Both cell bound and soluble forms of CD200 expression have been linked with engagement of inhibitory receptors, in this case CD200R, which are implicated in enhanced tumor growth (27,28), likely through attenuation of inflammatory and immune reactivity, and/or augmented induction/activation of regulatory cells in the tumor environment (29,30). In association with augmented growth of CLL cells in NOD.SCID mice following infusions of exogenous CD200 we have reported that the local tumor environment is infiltrated with CD200R+ cells, implying again an important role for CD200:CD200R interactions in augmenting CLL growth in this xenogeneic model [Wong-personal communication-see also (24)]. These data indicating a role for CD200 expression in favouring growth of tumors in a variety of models have formed the basis for the notion that targeting CD200 expression itself may represent a novel approach to immunotherapy of CD200+ tumors (30,31). In a breast cancer model, we have shown that manipulation of CD200:CD200R interactions can be used to cure mice both of local tumor growth and distant metastases (28). Preliminary reports in patients have also suggested that anti-CD200 therapy may play a role in regulating lymphoma growth (32).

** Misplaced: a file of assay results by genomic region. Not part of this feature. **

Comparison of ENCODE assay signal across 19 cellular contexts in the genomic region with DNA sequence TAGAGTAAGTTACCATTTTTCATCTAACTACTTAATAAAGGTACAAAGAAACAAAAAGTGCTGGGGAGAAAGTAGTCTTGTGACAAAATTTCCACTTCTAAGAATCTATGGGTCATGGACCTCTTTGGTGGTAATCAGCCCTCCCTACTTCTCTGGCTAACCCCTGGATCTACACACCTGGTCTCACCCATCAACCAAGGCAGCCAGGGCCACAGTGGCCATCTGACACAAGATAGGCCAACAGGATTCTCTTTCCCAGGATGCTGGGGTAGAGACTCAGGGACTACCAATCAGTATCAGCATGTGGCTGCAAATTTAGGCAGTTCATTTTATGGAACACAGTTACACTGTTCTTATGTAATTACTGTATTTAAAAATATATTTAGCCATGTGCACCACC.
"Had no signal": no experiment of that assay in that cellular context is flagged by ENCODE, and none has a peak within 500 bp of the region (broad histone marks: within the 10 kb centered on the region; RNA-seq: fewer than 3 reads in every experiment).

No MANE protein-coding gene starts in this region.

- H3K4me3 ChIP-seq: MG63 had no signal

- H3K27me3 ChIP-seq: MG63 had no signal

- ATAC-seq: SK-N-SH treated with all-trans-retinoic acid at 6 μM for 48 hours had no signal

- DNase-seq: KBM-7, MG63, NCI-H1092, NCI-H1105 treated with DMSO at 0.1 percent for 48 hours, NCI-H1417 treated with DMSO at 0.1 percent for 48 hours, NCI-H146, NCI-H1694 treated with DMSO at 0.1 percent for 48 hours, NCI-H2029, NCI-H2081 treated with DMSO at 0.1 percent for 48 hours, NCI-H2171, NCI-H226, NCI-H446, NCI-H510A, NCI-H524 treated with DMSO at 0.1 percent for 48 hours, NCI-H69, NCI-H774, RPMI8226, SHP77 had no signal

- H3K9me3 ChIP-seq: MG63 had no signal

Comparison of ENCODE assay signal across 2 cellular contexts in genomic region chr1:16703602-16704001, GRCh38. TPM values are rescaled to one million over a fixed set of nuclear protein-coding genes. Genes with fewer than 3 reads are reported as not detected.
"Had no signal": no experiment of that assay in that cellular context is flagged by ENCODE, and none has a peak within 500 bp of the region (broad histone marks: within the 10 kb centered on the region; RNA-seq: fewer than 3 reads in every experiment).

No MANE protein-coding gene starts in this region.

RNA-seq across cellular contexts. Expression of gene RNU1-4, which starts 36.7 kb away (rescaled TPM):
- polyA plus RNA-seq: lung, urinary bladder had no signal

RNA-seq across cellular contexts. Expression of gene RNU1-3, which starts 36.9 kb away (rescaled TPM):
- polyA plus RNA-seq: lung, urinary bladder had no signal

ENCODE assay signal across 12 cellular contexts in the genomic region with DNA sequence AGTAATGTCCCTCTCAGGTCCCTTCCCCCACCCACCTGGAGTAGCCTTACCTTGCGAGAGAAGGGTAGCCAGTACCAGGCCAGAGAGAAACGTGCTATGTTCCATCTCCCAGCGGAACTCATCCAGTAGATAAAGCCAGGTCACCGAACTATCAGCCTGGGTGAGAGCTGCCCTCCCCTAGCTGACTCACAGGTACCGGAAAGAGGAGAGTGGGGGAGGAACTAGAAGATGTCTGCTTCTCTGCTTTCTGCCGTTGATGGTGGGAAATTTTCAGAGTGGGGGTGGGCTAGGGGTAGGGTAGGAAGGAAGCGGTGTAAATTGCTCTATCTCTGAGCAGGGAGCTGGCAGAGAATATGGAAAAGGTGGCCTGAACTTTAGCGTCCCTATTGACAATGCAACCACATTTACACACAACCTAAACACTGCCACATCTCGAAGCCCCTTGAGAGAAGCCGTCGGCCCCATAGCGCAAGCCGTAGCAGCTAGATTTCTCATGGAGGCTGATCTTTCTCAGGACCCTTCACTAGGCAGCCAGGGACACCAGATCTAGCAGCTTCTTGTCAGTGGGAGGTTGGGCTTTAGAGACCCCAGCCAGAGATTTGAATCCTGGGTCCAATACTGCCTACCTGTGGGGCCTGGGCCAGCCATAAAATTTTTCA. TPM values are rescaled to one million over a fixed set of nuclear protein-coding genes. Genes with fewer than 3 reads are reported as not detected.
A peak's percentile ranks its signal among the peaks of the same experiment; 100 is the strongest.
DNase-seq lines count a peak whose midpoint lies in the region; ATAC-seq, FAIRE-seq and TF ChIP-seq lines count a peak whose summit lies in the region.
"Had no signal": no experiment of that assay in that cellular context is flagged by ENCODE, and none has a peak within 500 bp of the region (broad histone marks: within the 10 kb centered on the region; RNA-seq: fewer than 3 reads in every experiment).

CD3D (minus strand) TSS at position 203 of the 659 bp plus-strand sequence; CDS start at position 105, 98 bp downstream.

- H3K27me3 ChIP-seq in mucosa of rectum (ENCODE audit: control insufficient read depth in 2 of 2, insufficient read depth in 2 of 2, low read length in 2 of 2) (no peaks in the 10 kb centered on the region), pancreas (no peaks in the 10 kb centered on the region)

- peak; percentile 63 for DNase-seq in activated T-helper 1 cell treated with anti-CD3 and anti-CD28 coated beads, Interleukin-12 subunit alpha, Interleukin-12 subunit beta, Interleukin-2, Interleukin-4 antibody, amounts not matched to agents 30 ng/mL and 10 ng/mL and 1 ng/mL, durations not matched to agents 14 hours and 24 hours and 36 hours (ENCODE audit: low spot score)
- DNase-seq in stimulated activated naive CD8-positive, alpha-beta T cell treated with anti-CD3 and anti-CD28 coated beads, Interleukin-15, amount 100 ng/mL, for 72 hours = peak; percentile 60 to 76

More recently we have also found that in the very act of shedding CD200, CD200+ CLL cells can translocate a cytoplasmic domain of the molecule to the nucleus where it can act to alter transcription of genes already implicated in growth of leukemic cells (Chen et al.: submitted, 2017). This opens up the possibility that tumor CD200 expression can act to augment tumor growth not merely by influencing the local inflammatory/immune environment (through engagement of CD200R), but also can act internally in CD200+ cells to alter their growth and development. Whether this represents another key mechanism whereby CD200 expression bodes an unfavourable prognosis for patients with hematologic malignancies remains to be determined. Nevertheless, and as the data in the Sandes study implies, it seems that including measurements of CD200 expression on MBCs, as well as measuring sCD200 levels in serum (see discussion above) will prove useful not merely, as suggested by these authors, in terms of diagnostic classification, but also, we predict, in terms of prognostication and even for considering unique CD200-directed adjunct therapy.
This work was supported by CIHR, Canada.
Conflicts of Interest: The author has no conflicts of interest to declare.
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Cite this article as: Gorczynski RM. Role for expression of CD200 in multiparameter flow cytometric differential diagnosis of mature B-cell neoplasms. J Lab Precis Med 2017;2:57.